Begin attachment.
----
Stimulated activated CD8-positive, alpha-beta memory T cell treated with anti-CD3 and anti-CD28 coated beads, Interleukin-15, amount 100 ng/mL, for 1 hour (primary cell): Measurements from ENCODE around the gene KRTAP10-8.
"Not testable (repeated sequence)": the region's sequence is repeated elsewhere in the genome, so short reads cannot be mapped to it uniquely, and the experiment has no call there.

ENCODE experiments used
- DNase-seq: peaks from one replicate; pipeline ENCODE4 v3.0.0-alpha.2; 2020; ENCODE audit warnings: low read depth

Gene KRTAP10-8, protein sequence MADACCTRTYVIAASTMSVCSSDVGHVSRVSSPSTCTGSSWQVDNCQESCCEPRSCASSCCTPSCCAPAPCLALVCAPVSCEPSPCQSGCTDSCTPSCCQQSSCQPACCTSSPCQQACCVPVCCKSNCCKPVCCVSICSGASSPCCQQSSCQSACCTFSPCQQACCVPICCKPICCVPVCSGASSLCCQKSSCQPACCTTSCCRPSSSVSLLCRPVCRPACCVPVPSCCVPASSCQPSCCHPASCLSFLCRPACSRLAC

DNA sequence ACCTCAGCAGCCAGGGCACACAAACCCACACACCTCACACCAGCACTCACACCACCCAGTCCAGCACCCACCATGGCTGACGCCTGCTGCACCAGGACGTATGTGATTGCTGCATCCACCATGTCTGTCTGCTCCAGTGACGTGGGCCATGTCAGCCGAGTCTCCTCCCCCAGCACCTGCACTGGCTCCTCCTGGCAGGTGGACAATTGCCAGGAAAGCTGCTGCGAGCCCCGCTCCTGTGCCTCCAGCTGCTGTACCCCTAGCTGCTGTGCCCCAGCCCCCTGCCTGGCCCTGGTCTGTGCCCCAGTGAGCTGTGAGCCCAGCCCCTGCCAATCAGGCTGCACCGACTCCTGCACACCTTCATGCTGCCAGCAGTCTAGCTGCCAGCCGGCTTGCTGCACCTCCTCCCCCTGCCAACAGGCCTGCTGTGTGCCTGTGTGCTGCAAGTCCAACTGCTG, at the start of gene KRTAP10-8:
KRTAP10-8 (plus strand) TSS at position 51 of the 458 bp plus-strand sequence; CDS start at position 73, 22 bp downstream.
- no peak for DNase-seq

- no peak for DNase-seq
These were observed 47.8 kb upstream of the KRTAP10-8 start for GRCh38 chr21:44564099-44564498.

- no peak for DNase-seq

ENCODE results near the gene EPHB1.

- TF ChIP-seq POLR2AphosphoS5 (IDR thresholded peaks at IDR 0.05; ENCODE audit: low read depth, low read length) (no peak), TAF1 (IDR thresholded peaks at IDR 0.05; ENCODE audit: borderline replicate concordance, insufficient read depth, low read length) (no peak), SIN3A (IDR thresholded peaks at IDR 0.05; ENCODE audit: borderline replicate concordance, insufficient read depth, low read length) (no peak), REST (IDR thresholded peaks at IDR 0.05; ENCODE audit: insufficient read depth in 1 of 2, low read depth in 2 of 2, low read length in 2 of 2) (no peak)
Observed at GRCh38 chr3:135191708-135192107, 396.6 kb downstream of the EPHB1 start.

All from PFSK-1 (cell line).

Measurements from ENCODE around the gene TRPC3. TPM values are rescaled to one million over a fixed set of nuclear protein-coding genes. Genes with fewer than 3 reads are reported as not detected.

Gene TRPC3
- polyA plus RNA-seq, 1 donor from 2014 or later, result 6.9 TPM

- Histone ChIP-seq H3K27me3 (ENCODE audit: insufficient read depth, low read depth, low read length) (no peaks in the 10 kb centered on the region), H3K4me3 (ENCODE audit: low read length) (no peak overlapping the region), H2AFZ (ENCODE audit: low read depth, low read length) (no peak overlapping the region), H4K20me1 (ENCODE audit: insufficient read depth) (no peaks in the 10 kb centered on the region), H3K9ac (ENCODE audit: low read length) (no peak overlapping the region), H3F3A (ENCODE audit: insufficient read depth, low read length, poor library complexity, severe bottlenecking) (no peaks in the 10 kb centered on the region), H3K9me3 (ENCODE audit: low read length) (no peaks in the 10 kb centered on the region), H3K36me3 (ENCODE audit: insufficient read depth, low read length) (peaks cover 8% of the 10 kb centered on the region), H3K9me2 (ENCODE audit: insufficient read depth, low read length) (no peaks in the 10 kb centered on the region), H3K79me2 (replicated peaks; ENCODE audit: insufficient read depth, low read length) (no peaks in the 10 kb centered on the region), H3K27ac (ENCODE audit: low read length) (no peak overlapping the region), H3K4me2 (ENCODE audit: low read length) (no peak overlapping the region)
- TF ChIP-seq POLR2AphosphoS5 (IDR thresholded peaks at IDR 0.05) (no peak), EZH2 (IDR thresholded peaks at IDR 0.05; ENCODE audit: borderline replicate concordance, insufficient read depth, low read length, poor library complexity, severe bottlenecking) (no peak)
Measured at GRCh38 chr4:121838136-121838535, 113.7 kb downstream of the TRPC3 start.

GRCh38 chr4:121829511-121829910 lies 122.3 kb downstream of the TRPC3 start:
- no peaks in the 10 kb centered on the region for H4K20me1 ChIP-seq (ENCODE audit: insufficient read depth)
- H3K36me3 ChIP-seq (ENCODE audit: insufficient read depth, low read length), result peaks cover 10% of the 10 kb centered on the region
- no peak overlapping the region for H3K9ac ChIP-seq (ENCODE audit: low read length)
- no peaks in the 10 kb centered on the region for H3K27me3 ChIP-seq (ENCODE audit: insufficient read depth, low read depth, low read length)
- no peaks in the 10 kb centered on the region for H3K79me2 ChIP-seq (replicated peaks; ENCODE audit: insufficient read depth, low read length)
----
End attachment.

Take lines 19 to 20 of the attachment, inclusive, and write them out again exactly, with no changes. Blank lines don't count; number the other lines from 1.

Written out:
- Histone ChIP-seq H3K27me3 (ENCODE audit: insufficient read depth, low read depth, low read length) (no peaks in the 10 kb centered on the region), H3K4me3 (ENCODE audit: low read length) (no peak overlapping the region), H2AFZ (ENCODE audit: low read depth, low read length) (no peak overlapping the region), H4K20me1 (ENCODE audit: insufficient read depth) (no peaks in the 10 kb centered on the region), H3K9ac (ENCODE audit: low read length) (no peak overlapping the region), H3F3A (ENCODE audit: insufficient read depth, low read length, poor library complexity, severe bottlenecking) (no peaks in the 10 kb centered on the region), H3K9me3 (ENCODE audit: low read length) (no peaks in the 10 kb centered on the region), H3K36me3 (ENCODE audit: insufficient read depth, low read length) (peaks cover 8% of the 10 kb centered on the region), H3K9me2 (ENCODE audit: insufficient read depth, low read length) (no peaks in the 10 kb centered on the region), H3K79me2 (replicated peaks; ENCODE audit: insufficient read depth, low read length) (no peaks in the 10 kb centered on the region), H3K27ac (ENCODE audit: low read length) (no peak overlapping the region), H3K4me2 (ENCODE audit: low read length) (no peak overlapping the region)
- TF ChIP-seq POLR2AphosphoS5 (IDR thresholded peaks at IDR 0.05) (no peak), EZH2 (IDR thresholded peaks at IDR 0.05; ENCODE audit: borderline replicate concordance, insufficient read depth, low read length, poor library complexity, severe bottlenecking) (no peak)